By contrast, would you enjoy a movie where Warren Buffet robs a bodega—and kicks the bodega cat for good measure? Because that’s what “American Animals” feels like. Granted, Warren and his droogs are technically robbing a university, but we never hear them talk about that entity. Most of their planning deals with how to, in their words, “neutralize the librarian.” There are repeated arguments about this, with no one willing to get their hands dirty until Warren begrudgingly volunteers. Layton even gives us an imaginary re-enactment staged like a delicate dance number, with Dowd getting tazed in the neck and then flung out of the frame while the guys run away with the loot. Of course, it won’t be that easy, and the one guy who complains most vociferously about not wanting anything to do with harming Ms. Gooch will be the one to get his hands the dirtiest.
There are several false starts for the heist, with ample opportunity for these grown men to change their minds. But whenever someone balks, someone else will incredulously say “don’t you want to know what happens next?! You’ll regret this for the rest of your life if you don’t do it!” Between these scenes is a digression to Holland, the only enjoyable moment in the film, where Peters interacts with a shady fence played by the legendary Udo Kier. Kier is so intriguing in his brief appearance that I wanted to run off with him to whatever heist he might be doing.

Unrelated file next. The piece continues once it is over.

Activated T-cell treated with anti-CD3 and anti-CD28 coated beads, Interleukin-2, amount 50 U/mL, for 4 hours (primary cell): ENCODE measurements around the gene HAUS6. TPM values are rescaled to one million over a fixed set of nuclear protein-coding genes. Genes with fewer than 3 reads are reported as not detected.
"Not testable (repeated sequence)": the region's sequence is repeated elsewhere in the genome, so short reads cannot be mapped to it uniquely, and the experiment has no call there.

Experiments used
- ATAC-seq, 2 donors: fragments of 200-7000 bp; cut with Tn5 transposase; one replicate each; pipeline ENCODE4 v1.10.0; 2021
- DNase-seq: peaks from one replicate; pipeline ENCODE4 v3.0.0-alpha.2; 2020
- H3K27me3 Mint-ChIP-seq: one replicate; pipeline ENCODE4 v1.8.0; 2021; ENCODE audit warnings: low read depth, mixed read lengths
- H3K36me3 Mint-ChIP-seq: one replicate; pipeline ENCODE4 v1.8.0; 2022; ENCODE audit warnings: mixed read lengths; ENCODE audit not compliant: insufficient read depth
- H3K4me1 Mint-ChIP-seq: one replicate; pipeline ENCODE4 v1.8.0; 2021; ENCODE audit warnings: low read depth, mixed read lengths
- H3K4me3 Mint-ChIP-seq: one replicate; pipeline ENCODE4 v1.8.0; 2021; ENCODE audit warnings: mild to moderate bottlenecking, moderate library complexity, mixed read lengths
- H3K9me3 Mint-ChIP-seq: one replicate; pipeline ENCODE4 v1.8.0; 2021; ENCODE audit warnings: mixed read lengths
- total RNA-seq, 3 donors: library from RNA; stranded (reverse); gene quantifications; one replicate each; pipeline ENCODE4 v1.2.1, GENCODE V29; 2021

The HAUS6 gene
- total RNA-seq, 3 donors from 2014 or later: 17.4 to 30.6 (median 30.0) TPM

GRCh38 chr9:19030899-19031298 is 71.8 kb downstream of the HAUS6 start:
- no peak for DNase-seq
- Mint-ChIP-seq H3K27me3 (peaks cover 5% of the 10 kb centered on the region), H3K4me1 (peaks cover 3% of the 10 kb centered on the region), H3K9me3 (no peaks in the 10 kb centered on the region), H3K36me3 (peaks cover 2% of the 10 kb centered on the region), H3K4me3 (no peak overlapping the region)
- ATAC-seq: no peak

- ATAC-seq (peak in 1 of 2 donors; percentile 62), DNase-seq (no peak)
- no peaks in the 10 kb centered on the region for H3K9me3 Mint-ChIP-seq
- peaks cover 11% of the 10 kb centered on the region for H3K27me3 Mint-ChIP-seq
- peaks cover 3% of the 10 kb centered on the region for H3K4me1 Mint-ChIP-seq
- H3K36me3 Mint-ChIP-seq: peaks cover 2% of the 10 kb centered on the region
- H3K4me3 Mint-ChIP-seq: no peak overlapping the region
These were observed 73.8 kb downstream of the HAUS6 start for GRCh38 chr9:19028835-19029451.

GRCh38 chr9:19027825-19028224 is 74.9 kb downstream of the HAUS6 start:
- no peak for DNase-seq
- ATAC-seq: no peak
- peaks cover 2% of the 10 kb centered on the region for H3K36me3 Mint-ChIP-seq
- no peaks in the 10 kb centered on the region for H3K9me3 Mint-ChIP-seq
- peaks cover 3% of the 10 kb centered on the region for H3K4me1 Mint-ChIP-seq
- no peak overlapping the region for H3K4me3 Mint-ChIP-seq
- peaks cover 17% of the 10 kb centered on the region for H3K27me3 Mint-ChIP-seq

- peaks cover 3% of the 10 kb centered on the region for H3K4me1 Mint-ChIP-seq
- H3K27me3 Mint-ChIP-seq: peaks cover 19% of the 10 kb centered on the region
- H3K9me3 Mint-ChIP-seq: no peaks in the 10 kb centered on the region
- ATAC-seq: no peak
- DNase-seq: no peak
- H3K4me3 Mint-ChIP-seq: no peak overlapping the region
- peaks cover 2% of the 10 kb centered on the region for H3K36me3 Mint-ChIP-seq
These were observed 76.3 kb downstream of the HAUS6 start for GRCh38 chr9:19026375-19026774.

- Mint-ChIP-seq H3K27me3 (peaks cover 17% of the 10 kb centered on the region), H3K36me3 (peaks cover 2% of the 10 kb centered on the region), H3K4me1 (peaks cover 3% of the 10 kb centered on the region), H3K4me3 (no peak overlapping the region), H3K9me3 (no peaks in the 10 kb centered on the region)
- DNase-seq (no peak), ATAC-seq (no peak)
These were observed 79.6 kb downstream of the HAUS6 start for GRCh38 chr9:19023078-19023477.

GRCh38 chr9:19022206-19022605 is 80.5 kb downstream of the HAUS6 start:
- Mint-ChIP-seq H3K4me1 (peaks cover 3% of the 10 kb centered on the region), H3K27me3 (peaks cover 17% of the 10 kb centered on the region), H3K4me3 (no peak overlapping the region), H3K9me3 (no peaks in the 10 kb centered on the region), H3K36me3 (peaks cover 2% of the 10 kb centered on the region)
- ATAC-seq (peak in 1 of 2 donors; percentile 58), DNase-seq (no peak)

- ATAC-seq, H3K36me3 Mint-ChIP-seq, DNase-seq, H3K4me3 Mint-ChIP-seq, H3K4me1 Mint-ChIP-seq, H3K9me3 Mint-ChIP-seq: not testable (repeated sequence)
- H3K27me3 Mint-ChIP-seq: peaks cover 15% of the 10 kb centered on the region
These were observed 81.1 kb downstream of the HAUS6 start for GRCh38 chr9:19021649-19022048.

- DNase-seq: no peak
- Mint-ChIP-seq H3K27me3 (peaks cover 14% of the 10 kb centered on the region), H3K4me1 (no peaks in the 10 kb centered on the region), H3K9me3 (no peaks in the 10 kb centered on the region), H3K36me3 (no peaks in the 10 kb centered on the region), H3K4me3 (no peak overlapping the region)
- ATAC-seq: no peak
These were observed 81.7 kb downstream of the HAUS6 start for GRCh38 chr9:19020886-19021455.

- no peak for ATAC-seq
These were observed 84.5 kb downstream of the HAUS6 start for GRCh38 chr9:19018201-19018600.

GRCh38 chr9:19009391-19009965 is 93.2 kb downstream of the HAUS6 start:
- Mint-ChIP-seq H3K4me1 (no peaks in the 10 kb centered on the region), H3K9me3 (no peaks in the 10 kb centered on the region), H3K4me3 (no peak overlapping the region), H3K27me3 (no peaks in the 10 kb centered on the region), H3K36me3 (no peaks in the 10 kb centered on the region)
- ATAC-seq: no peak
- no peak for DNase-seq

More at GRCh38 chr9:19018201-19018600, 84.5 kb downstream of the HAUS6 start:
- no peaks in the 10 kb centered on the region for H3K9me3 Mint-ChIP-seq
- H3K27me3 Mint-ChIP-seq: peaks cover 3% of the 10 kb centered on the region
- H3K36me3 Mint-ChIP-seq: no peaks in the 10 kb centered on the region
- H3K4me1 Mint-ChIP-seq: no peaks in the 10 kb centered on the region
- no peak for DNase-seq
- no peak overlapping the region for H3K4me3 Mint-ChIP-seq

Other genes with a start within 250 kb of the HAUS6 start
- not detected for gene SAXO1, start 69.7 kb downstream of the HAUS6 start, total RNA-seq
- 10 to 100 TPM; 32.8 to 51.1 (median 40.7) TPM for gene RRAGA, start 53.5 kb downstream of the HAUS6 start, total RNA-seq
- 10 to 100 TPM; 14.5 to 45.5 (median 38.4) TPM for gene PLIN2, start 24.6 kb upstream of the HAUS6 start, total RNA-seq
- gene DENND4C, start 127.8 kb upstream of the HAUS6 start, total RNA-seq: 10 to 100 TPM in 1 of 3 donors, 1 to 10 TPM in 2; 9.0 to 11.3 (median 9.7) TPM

Alas, the library robbery is the hand that I’d been dealt, and its execution is when “American Animals” becomes irredeemable. The scene is ugly and violent, with Dowd thrashing about after she’s been tazed and Peters alternately screaming at her to shut up and trying to comfort her as she’s ziptied, gagged and thrown around by his accomplice. Layton makes sure to give us a shot of Dowd wetting herself in fear, which is nowhere near as repugnant as what he does next. He cuts to the real perpetrators, all of whom look at the camera in what I assume is supposed to be remorse. Even in her moment of violation, Betty Jane Gooch isn’t given any agency.